Shalom Bayit, "peace in the home", is one of the highest values of Judaism. This is also the value most compromised by domestic violence.

Shalom Bayit provides confidential:

  • Domestic violence support
  • Safety planning
  • Systems and resource navigation
  • Advocacy
  • Basic needs support
  • Access to community connections
  • Referrals to clinical counselling

If you are in crisis, email or other forms of electronic communication are not recommended. If this is an emergency, please contact the Calgary Distress Centre at 403-266-4357 or dial 911.

If you or someone you know is experiencing domestic violence, please contact us at 403-287-3510 or email We will respond to your inquiries as soon as possible. Please refrain from providing personal information via email.

All calls and inquiries are confidential. We meet clients in the community, in their homes or at our offices.

Eligibility: Anyone living in the City of Calgary 

Fee for Service: None

Contact Us: 403-287-3510 (phone is only answered during office hours)

Based on Jewish Women’s International 2004 Needs Assessment we know that:

Domestic violence in the Jewish communities affects all types of relationships, all socio-economic classes, all ages, and all spectrums of religious and cultural life.

Jewish women do not usually seek emergency shelter and therefore are left alone to negotiate a system of independent and disconnected programs and services.

Jewish women are more likely to go to a Rabbi for help and guidance if the Rabbi has previously spoken out about the issue of domestic violence. Read the FULL REPORT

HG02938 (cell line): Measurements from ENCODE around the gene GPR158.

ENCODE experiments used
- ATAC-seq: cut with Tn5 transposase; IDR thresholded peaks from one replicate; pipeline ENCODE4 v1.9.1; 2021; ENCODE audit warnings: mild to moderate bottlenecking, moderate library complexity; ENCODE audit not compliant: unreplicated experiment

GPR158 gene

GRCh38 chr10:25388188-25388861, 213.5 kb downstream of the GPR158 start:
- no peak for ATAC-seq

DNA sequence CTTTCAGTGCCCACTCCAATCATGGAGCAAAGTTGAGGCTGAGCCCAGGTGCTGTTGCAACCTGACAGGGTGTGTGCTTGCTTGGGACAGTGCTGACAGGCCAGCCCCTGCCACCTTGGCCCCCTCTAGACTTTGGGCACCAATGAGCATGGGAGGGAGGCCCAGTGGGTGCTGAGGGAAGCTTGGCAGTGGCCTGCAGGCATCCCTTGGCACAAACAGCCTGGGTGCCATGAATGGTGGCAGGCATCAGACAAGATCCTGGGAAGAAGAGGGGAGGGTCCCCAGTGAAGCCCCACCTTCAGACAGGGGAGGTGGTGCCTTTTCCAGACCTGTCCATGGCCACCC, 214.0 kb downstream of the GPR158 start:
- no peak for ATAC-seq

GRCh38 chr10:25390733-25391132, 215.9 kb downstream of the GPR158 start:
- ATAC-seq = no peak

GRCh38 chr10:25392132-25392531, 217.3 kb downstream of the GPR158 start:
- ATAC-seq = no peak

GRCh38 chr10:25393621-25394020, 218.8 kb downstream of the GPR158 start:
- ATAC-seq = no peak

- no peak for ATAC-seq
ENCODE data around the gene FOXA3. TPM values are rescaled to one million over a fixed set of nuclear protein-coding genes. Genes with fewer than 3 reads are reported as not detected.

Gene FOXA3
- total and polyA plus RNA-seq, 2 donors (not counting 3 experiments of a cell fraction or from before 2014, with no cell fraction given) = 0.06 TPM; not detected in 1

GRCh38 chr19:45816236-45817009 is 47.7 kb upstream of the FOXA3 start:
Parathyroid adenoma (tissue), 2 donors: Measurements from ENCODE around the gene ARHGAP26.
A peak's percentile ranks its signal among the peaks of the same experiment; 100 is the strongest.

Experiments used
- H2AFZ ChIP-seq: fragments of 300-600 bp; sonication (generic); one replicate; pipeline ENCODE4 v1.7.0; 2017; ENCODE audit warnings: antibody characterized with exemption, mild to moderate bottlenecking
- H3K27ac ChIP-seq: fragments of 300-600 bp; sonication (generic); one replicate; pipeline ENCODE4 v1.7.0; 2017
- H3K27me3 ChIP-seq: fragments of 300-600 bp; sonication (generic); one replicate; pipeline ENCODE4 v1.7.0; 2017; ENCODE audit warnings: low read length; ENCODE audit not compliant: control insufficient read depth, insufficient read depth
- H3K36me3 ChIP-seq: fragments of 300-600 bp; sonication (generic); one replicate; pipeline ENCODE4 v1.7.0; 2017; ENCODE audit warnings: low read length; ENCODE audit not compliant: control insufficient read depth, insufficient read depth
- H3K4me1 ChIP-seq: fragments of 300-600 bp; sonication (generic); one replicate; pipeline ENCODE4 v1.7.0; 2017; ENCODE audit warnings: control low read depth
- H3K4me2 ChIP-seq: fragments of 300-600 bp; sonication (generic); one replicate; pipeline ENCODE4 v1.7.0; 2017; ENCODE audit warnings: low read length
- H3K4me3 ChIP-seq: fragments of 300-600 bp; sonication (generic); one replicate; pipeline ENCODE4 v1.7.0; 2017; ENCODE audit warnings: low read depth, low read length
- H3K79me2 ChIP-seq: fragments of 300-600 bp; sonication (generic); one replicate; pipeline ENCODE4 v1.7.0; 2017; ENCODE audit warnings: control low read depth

The following key findings were identified in a 2017 report about domestic violence in the Jewish Communities of the Prairie Provinces:

28% of individuals identified as being survivors of abuse. This rate is comparable to statistics of domestic violence in the mainstream community.

51% of individuals reported knowing or suspecting an adult they know in the Jewish community was in an abusive relationship.

The highest reported forms of abuse were emotional (82%) and verbal (70%). These rates are DOUBLE than those reported in the mainstream community.

Most individuals impacted by abuse turned for support from their friends (67%) and family (43%).

The three greatest barriers to getting help or leaving an abusive relationship were concerns about disrupting the family (48%), concerns about financial security (48%), and “Shonda”, or shame, associated with domestic violence (38%). Such barriers contribute to a delay in seeking help up to 3 times longer (or 15 years!) by Jewish individuals compared to the mainstream community.

This research was initiated by JFSC and conducted by RESOLVE Alberta. The complete research report is available upon request.

Resources and contact information for Domestic Violence and Coercive Control Phone Lines